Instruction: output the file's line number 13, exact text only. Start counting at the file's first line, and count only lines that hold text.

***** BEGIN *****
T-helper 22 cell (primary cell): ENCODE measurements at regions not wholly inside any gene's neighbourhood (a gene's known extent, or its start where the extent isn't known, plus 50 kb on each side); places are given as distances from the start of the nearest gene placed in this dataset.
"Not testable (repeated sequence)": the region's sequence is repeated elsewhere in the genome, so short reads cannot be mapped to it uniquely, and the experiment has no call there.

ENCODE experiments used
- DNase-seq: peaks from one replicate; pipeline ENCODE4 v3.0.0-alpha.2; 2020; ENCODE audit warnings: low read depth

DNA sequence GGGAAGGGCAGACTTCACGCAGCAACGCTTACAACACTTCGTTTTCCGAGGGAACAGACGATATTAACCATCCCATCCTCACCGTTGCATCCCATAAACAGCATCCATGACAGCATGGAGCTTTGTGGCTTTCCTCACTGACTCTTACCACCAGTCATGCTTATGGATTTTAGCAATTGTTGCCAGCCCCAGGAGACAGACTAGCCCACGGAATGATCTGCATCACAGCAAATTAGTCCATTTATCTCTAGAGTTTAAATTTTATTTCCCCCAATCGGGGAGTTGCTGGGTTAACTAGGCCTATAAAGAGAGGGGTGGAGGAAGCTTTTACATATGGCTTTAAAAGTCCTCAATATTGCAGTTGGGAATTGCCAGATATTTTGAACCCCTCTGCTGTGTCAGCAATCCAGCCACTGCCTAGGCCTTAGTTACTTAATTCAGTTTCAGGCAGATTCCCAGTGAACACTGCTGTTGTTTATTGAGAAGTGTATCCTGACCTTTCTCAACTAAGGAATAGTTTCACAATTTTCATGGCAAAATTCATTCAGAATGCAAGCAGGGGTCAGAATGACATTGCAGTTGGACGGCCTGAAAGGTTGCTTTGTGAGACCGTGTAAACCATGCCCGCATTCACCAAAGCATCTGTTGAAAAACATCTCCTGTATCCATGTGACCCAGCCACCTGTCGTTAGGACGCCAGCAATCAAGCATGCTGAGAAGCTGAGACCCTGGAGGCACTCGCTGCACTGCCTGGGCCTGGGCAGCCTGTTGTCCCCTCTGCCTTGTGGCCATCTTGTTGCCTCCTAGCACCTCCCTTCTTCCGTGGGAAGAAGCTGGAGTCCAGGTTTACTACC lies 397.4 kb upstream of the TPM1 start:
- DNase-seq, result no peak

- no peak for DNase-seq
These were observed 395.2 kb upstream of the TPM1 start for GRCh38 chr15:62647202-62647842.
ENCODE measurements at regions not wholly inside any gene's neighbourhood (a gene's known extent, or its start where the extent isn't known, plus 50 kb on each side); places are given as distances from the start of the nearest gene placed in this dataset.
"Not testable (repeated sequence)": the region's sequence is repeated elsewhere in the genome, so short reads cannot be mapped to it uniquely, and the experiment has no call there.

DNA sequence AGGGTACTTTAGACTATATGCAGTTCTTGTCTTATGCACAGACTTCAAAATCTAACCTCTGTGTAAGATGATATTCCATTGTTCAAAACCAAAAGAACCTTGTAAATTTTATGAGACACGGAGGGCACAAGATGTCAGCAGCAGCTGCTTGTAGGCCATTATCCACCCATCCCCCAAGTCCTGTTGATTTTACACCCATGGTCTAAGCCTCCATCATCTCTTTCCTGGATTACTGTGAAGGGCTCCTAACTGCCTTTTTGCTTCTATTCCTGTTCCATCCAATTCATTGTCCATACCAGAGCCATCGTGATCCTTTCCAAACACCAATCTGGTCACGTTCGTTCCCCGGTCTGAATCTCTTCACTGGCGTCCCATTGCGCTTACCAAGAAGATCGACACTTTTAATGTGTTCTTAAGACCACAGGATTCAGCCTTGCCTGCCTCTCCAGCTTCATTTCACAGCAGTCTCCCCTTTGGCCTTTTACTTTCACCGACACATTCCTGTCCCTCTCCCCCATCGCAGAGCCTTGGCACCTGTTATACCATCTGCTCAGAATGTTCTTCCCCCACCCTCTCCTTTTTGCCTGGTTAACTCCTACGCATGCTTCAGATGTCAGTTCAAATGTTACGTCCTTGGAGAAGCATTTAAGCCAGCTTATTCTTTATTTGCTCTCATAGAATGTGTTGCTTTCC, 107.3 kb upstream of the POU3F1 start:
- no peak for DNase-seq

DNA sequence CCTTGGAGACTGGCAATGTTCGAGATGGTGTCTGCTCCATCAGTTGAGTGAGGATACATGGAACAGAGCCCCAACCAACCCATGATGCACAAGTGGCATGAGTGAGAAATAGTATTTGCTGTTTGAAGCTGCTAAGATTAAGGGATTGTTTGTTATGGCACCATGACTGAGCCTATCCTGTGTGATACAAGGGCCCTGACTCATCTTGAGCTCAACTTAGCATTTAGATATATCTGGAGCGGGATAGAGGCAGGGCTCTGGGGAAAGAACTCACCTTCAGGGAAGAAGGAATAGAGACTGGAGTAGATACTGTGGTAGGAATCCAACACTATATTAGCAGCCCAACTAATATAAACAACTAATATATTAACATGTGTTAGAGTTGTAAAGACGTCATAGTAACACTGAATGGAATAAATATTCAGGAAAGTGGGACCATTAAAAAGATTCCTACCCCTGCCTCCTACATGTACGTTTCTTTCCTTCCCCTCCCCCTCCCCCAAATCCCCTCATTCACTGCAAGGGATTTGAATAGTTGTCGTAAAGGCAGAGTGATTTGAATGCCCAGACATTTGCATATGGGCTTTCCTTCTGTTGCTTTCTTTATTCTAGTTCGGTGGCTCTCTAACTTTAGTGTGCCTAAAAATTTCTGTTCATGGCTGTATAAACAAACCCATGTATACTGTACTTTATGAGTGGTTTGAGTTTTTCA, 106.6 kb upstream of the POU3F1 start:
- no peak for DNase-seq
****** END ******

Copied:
DNA sequence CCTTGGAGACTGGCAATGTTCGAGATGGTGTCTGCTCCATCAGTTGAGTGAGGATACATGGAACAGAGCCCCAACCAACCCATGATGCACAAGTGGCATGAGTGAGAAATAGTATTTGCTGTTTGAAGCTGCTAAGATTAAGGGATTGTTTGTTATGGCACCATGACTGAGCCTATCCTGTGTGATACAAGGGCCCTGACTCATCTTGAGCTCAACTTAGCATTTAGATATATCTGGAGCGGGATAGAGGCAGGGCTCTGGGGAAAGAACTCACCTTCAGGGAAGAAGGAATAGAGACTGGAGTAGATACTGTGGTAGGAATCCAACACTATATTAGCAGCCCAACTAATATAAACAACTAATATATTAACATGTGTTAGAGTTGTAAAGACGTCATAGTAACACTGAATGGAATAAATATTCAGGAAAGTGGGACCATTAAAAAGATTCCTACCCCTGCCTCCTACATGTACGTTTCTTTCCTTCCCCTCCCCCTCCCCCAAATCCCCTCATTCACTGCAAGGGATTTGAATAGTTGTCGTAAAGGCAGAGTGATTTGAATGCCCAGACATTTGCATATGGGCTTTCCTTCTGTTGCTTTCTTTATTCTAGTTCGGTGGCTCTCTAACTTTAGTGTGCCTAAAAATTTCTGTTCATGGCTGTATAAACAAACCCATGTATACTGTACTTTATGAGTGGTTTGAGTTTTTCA, 106.6 kb upstream of the POU3F1 start: